NEW YORK - Regina Spektor has a cold -- or as she calls it, “a nondescript New York disease.” The singer is onstage at Jazz at Lincoln Center in New York headlining a benefit concert for the Hebrew Immigrant Aid Society, or HIAS, which helped resettle her family in New York more than 20 years ago.
Though the crowd, which includes Spektor's parents, calls out words of encouragement, Spektor is struggling. She gulps water between songs, suppresses little coughs and refers more than once to the mysterious Russian health tonic she downed in an effort to ready herself for the performance.
“It was one of those things where anyone in their sane mind would have canceled,” Spektor says later. “It was just such an important show for me. Everybody had been working on it for so long, all the HIAS people, and all the tickets were sold out. It was just a cause that was so important to me.”
A talented pianist and composer known for her playful lyrics and dramatic shock of curls, Spektor started out performing in East Village cafes before gradually finding mainstream success, culminating with the release of her critically acclaimed breakthrough record, “Begin to Hope,” in 2006. Rolling Stone magazine named it one of the 50 best albums of the year.
Her music has been featured in countless commercials and television shows, including Grey's Anatomy
and How I Met Your Mother
, and Peter Gabriel recorded a cover of her song “Apres Moi.” Her next album, “What We Saw From the Cheap Seats,” is due May 29.
Spektor says her performance for HIAS set back her recovery a month, but it’s not hard to see she why she forged ahead. As a nine-year-old, Spektor emigrated with her family from the Soviet Union and resettled in New York with help from HIAS, the immigrant relief agency founded in 1881 that has helped millions of refugees fleeing deprivation abroad.
“I don’t think any of us would be in America if it wasn’t for them,” Spektor says. “They did so much. To get to play a benefit show for them was like -- it was just such an amazing like full-circle kind of thing.”
Spektor has not been shy about identifying publicly with Jewish causes.
In 2008, she performed on the National Mall as part of celebrations of the 60th anniversary of the establishment of Israel. Two years later she was back in the capital performing at a White House reception before the Obamas to celebrate Jewish American Heritage Month. She has blown a shofar onstage and performed Hannah Senesh’s “Eli, Eli” in Hebrew. On the cover of the “Begin to Hope” CD, she is wearing a visible Star of David pendant.
In 2009, in the midst of the IDF's Operation Cast Lead, launched in response to Palestinian rocket fire from Gaza, Spektor penned a post on her MySpace page defending the Jewish state and criticizing what she saw as unfair media coverage of its actions.
“Israel has been shelled,” she wrote. “It has been hit with rockets for years … There is no government in the world that would not protect its citizens from attack. That's unlawful. And it's not sticks and stones, as many of my friends and relatives who live in Israel know. It's rockets ... Are there different laws and rules for a Jewish government? If you prick us do we not bleed?”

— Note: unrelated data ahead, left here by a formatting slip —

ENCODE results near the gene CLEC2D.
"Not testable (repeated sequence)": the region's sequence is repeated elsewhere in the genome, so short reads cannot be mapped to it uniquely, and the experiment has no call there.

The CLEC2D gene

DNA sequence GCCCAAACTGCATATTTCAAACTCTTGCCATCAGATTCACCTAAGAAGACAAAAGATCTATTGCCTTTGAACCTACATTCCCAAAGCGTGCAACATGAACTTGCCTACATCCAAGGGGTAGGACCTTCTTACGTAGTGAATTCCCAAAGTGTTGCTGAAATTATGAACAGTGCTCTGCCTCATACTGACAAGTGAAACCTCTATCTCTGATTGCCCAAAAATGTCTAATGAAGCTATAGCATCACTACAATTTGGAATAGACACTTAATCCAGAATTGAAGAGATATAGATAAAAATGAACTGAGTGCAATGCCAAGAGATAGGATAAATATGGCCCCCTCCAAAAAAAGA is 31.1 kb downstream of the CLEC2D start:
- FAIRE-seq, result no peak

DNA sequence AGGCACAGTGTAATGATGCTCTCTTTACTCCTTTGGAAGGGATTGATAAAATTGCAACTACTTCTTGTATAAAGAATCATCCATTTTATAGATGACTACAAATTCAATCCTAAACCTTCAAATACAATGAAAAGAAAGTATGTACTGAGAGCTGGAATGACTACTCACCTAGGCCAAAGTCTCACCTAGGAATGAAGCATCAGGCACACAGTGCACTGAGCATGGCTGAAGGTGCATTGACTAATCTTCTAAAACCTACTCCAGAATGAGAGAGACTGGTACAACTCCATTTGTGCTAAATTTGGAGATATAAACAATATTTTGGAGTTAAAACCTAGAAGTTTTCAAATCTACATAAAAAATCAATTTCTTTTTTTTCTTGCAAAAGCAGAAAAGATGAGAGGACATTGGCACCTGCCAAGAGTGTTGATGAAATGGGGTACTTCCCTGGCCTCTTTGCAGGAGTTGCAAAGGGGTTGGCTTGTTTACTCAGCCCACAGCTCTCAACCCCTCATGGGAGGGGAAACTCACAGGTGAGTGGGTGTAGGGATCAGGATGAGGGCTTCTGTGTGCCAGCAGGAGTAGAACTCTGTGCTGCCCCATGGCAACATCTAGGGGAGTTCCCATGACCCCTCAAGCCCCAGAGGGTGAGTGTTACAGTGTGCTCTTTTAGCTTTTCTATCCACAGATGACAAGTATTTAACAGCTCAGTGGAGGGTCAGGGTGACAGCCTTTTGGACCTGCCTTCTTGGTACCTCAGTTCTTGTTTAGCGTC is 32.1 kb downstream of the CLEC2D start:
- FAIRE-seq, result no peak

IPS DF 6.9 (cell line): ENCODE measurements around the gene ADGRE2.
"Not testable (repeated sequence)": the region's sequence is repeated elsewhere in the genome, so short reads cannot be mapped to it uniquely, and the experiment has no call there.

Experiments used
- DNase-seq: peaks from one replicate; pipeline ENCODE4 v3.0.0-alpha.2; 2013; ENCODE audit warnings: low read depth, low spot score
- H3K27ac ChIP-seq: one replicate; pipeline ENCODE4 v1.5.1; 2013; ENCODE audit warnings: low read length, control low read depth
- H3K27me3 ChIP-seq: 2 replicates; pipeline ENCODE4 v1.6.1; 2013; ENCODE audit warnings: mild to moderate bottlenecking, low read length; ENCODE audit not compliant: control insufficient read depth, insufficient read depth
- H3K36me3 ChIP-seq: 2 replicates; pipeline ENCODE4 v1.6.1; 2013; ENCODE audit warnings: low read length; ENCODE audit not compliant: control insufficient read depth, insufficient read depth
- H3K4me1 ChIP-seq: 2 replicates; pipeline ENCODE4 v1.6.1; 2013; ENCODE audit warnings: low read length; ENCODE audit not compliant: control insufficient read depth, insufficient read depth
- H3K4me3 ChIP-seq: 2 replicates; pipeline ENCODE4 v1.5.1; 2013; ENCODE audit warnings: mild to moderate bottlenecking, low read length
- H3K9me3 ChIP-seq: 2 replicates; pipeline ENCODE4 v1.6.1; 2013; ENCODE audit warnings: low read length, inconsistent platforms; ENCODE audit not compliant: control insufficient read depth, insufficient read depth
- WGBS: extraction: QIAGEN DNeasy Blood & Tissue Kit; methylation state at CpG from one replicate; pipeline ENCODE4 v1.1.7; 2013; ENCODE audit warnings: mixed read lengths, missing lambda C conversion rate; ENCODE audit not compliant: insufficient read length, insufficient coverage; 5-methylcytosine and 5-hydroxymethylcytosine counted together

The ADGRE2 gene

Like other Jewish immigrants who have benefited from HIAS assistance, Spektor has remained close to the organization. She describes her family's move to the United States as part of a promotional video series called "myStory" produced for the 130th anniversary of the organization’s founding. Writers David Bezmozgis and Gary Shteyngart and the boxer Dmitriy Salita also appear in the series. Google co-founder Sergey Brin, another HIAS beneficiary, gave the group $1 million in 2009.
Born in Moscow to a musically inclined family, Spektor began studying classical piano from an early age. Landing in New York without her beloved piano, Spektor found one in the social hall of a synagogue in her new Bronx neighborhood.
“It was really fun to turn on the lights because they had all these stage lights,” Spektor recalls. “It was totally dark, and you make your way in, checking out what lights what. And I practiced there. And it was great because I had nowhere else to practice at all.”
Later, on a trip to Israel in 1996, Spektor found her singing voice. A self-described wimp, she struggled on hikes through the desert in blazing sunshine. Humming helped her develop a rhythm and pass the time.
“It sort of kept me a little more sane,” Spektor says. “I had some people be like, ‘That was really cool what you sang.’ No one ever said to me in all my years of humming that I had a good voice. And so I was like, really? OK, I’ll try and sing. When I got back to New York from that trip, I sort of had this renewed excitement that maybe I should try singing.”
The closeness Spektor feels to the Jewish community was evident in her Lincoln Center show on Feb. 23, which often had the feel of an informal performance in a family living room. Spektor bantered casually with fans who called out to her between songs and offered recollections of the assistance afforded her family by HIAS after their arrival in the United States.
“I’m not a politician, and I would never want to be,” she told JTA. “And so I just try to stay true to the causes that I care about without making my songs and my music and my art just be an element of my agenda as well.”